Coalition to 'guillotine' debate on Bills
THE GOVERNMENT will “guillotine” debate on at least 17 Bills in the last three weeks of the Dáil before the summer recess, Opposition parties have claimed.
According to the whips for Fine Gael and Labour, the Government is rushing an unprecedented number of Bills through the Dáil between now and July 10th and forcing votes without allowing proper debate.
According to Fine Gael whip Paul Kehoe and his Labour counterpart Emmet Stagg, six Bills have been guillotined this week, seven Bills will be subject to the same treatment next week, with a further four Bills being “rushed” through in the final week.
The allocation of time for debate led to acrimonious scenes in the Dáil yesterday, which led to Ceann Comhairle John O’Donoghue suspending the House for 10 minutes.
However, Government chief whip Pat Carey yesterday challenged the claim, saying that many of the debates had concluded without a vote being forced or without a guillotine being imposed.
“The guillotine is not there though it could have been used if necessary,” said Mr Carey. “It was not necessary to close down any debate this week,” he said.
However, Mr Stagg said the Dáil had a constitutional requirement to debate legislation which was not happening at present.
“The Government is the executive and is not the legislative body,” he said.
“But legislation is being passed as presented by the executive. Every morning they set aside the standing orders of the House to let that happen. Then they simply push the Bills through,” he said.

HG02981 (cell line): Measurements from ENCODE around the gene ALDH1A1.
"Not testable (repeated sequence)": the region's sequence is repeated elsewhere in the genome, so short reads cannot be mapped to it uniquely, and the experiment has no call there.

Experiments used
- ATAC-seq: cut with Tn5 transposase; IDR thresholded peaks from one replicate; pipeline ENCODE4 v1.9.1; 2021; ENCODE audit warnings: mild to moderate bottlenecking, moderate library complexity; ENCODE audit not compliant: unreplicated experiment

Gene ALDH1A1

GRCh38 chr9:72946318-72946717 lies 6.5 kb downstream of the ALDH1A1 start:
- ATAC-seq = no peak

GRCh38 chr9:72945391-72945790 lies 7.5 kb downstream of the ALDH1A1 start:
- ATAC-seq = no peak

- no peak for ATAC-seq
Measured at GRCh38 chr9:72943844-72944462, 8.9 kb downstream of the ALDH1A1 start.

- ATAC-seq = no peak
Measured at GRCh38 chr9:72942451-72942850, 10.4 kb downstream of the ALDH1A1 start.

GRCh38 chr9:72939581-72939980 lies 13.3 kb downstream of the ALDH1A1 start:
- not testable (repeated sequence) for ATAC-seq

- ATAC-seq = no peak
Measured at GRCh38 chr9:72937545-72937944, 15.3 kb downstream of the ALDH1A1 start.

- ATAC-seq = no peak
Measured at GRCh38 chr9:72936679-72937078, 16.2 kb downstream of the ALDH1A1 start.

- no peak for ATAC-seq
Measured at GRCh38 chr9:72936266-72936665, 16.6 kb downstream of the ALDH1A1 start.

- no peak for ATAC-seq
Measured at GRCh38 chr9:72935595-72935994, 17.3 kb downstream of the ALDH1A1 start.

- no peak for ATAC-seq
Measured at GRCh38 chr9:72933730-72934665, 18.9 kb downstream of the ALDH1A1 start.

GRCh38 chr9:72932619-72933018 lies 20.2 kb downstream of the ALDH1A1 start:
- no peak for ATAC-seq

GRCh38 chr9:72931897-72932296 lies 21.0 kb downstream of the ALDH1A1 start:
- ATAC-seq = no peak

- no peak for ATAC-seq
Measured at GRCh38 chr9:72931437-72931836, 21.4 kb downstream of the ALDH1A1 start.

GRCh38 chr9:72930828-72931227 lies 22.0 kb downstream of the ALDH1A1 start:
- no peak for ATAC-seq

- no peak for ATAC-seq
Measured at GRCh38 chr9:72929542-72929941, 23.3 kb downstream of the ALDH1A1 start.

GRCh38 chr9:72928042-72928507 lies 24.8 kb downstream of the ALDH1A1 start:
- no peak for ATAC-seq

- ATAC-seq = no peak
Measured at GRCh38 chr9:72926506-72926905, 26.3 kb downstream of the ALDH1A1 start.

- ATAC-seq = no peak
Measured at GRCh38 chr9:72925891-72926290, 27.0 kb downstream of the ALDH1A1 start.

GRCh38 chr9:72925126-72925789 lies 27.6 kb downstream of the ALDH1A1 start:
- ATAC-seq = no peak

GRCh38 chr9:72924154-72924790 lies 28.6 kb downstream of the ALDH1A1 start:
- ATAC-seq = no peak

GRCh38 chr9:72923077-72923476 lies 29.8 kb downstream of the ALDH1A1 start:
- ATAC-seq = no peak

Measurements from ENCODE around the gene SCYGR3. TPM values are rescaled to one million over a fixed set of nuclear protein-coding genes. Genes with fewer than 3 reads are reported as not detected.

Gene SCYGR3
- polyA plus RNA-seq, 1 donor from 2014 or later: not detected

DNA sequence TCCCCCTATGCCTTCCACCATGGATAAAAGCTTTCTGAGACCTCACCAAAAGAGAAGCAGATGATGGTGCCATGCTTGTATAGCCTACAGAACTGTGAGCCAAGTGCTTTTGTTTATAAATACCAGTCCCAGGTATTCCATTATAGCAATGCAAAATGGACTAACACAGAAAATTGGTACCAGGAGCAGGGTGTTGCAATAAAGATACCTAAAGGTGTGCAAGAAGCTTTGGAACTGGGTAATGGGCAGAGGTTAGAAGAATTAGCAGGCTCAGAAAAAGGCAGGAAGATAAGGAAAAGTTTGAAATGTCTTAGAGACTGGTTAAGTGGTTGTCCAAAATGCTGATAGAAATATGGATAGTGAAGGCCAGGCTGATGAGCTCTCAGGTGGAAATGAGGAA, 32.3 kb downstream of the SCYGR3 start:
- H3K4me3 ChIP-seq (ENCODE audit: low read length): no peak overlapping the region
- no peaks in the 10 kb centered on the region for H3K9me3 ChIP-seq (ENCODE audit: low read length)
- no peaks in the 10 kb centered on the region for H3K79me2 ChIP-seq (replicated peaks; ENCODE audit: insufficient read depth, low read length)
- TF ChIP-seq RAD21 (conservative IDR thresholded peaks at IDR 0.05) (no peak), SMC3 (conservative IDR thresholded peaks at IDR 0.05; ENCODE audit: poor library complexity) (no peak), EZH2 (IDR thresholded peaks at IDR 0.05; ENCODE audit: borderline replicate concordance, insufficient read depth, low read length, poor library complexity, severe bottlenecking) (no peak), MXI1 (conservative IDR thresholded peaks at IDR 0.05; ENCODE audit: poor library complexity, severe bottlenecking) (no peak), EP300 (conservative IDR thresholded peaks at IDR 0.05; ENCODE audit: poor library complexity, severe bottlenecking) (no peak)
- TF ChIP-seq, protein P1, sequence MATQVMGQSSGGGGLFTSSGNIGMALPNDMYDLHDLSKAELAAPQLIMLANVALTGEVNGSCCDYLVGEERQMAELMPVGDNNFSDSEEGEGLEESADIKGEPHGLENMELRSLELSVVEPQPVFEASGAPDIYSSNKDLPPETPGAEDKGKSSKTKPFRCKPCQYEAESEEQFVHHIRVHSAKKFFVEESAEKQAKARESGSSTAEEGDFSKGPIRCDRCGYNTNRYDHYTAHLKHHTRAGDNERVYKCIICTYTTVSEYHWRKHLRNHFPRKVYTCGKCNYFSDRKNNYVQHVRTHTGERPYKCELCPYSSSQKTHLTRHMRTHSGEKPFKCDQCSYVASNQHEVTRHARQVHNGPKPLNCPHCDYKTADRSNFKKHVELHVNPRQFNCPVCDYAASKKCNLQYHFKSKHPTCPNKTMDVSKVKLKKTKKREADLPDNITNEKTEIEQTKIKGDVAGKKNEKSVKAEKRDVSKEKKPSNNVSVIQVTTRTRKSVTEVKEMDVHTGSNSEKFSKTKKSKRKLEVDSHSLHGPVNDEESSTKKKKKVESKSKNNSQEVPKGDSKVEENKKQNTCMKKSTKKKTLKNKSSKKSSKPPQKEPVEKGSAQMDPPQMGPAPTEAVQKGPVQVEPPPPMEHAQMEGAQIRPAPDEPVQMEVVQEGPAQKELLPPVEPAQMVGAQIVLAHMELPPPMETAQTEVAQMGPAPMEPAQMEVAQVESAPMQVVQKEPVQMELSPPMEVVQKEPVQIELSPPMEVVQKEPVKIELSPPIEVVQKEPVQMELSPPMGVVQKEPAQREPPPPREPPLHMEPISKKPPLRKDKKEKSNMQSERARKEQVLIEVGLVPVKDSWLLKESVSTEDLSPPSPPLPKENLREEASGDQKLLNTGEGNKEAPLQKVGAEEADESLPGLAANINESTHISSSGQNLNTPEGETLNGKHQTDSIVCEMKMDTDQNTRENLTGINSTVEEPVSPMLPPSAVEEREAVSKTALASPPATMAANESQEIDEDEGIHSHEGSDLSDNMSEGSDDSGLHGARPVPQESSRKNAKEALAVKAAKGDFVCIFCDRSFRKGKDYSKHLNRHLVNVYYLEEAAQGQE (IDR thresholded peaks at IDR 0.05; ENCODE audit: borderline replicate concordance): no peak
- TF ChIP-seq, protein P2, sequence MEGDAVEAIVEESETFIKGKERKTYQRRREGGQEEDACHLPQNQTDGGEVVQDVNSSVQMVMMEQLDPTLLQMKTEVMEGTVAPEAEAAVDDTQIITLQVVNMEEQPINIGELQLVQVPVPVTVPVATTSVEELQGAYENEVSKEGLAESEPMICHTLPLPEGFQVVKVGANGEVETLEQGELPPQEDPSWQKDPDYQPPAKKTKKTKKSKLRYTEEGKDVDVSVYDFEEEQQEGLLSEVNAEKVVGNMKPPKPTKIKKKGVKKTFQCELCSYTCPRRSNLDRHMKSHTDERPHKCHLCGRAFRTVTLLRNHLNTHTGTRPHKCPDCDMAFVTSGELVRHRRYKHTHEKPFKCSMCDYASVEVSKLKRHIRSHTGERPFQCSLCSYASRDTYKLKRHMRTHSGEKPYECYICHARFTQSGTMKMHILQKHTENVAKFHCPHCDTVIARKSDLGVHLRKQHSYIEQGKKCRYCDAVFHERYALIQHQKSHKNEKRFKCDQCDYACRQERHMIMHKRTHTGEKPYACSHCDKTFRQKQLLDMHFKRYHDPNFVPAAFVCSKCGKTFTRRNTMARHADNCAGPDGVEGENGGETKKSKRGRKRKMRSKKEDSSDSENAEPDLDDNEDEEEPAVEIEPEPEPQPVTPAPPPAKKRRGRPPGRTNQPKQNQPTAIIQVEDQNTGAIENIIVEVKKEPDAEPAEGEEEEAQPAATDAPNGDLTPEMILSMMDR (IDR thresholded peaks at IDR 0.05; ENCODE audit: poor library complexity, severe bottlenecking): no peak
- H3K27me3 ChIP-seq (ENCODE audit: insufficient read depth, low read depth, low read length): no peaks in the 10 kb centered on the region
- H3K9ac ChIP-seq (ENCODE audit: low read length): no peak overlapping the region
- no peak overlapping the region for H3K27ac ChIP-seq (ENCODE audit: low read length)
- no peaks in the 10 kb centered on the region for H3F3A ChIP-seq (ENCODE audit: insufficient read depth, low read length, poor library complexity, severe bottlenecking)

He said the Housing Bill had a total of 170 amendments and the time allotted allowed for one minute and 20 seconds for debate on each one. “It’s very undemocratic. Not even backbenchers from the Government parties can have a say. Its a dictatorship when law is made by executive without reference to the Dáil,” he said.
His view won support from Mr Kehoe, who said that it was wrong for the Government to introduce a new Bill and for all stages of the legislation to be dealt with in the one day.
“If you look back earlier in this Dáil term we were discussing statements every day for almost two weeks because there was no legislation available for debate.
“Usually, there are a lot of Bills in the run-up to the holiday period. This year has been the highest since I became whip ,” he said.
Mr Carey accepted that the next two weeks would be very busy, but insisted: “It’s entirely possible that we will be required to bring debates to an early conclusion in only a small number of cases.”
The schedule of legislation includes two separate Criminal Justice Bills, legislation for the €200 second home tax, an Aviation Bill, the Health Insurance Bill, the Bill for the second Lisbon referendum, the Bill ending pensions paid to serving Ministers, as well as the concluding stages of the Defamation Bill.